I agree with the prior posts. The author of the press release doesn't really seem to understand what they wrote about. It's like they are confused between the cosmological and quantum Standard Theories, amongst other oddities in the press release. The wording is very peculiar in several places.

As for the results, no matter what they are, since this is coming from MIT, it's highly likely that it isn't some BS alternative crackpot nonsense.

Almost everything you hear from MIT is solid. They do a very good job of quality control when it comes to publication.
ValeriaT
1.6 / 5 (13) Feb 18, 2013
The author of the press release doesn't really seem to understand what they wrote about.
He even cannot know it because this finding was not yet published. It's just rumor about rumor.
jwillis84
1.7 / 5 (6) Feb 18, 2013
Isn't it more likely to be a frame of reference problem.
Perhaps Dark Matter/Energy is merely the effect of ordinary matter on the Higgs field propagated through time.

Paths where matter once was leaves behind a foot print, or lingering eddy that echos through time. So somewhat like angular momentum, it is an effect due to previous ordinary effects over time.

Since the matter has moved on or dissipated, it appears "invisible".

I'll bet much of those satellite globular clusters left a residue in their wake and that is what is holding the galaxies together. Similar effects elsewhere in the Universe.
ValeriaT
1.4 / 5 (11) Feb 18, 2013
IMO what they observed were some peaks at the mass/energy spectrum of positron annihilations, which were observed at AMS of MIT in the range 0.5 and 350 GeV, presumably 130 GeV. The similar peaks were observed with Fermi in gamma ray spectrum of Milky Way core. IMO they're not manifestations of WIMPS (i.e. SUSY particles, which the theorists usually imagine at the TeV scale), but neutrino multiplets.
Q-Star
2.5 / 5 (13) Feb 18, 2013
Isn't it more likely to be a frame of reference problem.


General Relativity solves that question. It's been put to test hundreds, nay, thousands of times and performed perfectly at these scales.

Newton gravitation, and Einstein's gravitation have been shown to be a constant "constant". Any suggestion that gravitation is not constant lacks any test or experiment. Even using abstract math models, an inconsistent gravitational constant falls apart at some point.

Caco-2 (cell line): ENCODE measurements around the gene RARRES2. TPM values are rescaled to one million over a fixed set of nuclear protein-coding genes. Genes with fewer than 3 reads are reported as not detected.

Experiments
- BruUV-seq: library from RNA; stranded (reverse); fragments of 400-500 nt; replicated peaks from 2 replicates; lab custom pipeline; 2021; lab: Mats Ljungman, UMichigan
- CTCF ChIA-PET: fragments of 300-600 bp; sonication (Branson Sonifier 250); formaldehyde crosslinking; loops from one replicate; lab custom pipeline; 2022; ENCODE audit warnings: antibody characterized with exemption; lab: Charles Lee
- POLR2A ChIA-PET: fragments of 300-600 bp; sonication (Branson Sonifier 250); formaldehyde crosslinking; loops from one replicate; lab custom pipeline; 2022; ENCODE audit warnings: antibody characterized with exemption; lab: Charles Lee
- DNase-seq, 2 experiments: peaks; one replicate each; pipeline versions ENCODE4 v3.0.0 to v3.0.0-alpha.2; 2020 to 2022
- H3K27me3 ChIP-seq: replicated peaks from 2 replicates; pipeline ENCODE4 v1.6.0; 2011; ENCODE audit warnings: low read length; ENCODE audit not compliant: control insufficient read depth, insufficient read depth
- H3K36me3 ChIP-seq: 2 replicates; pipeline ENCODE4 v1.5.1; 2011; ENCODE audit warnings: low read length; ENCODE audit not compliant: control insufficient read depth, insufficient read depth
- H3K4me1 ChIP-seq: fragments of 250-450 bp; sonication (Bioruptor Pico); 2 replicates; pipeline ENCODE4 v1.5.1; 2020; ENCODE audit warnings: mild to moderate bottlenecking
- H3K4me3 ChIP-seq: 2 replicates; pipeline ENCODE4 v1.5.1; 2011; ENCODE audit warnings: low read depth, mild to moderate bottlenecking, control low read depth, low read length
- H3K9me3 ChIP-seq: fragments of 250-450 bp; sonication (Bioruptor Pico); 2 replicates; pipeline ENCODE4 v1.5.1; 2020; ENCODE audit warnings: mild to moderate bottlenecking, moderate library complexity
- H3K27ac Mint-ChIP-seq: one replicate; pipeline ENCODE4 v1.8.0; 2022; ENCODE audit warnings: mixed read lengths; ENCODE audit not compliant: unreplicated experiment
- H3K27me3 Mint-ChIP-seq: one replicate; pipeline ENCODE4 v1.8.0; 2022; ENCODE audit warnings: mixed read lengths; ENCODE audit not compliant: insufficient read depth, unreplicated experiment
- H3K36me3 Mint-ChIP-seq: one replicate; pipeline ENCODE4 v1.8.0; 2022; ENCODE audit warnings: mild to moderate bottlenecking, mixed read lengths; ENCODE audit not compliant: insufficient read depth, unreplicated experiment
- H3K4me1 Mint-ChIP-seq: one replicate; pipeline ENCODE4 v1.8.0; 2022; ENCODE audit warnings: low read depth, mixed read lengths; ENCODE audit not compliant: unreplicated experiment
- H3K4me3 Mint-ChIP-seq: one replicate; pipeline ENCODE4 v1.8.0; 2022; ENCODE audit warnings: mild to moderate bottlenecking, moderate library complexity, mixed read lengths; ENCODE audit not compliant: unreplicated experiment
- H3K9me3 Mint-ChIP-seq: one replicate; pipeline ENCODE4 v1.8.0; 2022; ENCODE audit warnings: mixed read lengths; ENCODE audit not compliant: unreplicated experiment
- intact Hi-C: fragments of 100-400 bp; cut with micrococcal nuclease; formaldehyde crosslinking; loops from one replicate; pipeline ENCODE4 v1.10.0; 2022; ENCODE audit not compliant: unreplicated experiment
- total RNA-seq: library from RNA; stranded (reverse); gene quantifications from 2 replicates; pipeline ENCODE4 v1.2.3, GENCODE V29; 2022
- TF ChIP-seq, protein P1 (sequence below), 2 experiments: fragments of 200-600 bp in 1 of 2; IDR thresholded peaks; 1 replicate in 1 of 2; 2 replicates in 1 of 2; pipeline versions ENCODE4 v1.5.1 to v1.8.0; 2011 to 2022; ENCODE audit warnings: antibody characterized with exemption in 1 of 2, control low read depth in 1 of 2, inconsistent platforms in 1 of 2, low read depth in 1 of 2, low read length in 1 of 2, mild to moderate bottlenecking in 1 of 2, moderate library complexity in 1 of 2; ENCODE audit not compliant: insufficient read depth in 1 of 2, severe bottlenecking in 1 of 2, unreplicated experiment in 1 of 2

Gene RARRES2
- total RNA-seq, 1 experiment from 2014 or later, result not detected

One could just as well make a case for Pink Unicorns and Leprechauns wearing Green Top Hats and Tailcoats. They can't be modeled very well either.
ValeriaT
1.7 / 5 (11) Feb 18, 2013
It's been put to test hundreds, nay, thousands of times and performed perfectly at these scales.
Whole the dark matter effect is a violation of general relativity in its classical sense. After all, the dark matter is usually detected just with its gravitational lensing, which CANNOT be attributed to observable matter with using of general relativity. The total amount of dark matter is then calculated as an equivalent amount of matter, which would do the same lensing with using of general relativity - but it cannot deny the fact, that the amount of dark matter lensing violating the relativity vastly exceeds the gravitational lensing of visible matter predicted with relativity (amount of visible matter is about 4% - whereas the dark matter accounts to 26% of total gravitational lensing inside of our Universe). So we can say safely, at the cosmological scale the relativity gets violated with dark matter in order of 5.000% - it's not just some minute deviation from relativity.
Q-Star
2.8 / 5 (13) Feb 18, 2013
So we can say safely, at the cosmological scale the relativity gets violated just with dark matter in order of 1000%.


I can always be counted to make sure ya can always say that in safety.

By the By: I loved the "electron ducks on the aether waves" thingy. It brought to mind those little plastic ducks they race at the state fair. One of the better Zephryisms yet.
ValeriaT
1.4 / 5 (10) Feb 18, 2013
I'm just pointing to the funny fact, that the mainstream physics proponents like to parrot the textbooks, that the amount of dark matter vastly exceeds the amount of visible matter and that the general relativity calculates this amount exactly - because they don't realize, whole this wast amount of dark matter was actually detected like the deviation from general relativity. It's funny to realize, that the naivety of naive mainstream physics proponents can be squared in this way. The religious proponents of mainstream physics believe in infallibility of mainstream theories even at the moment, when they face some 5.000% deviation - simply because they don't consider them a deviations: the mainstream physics propaganda covers it in quite consequential way. Why do you believe, Zwicky had to wait sixty years for his vindication?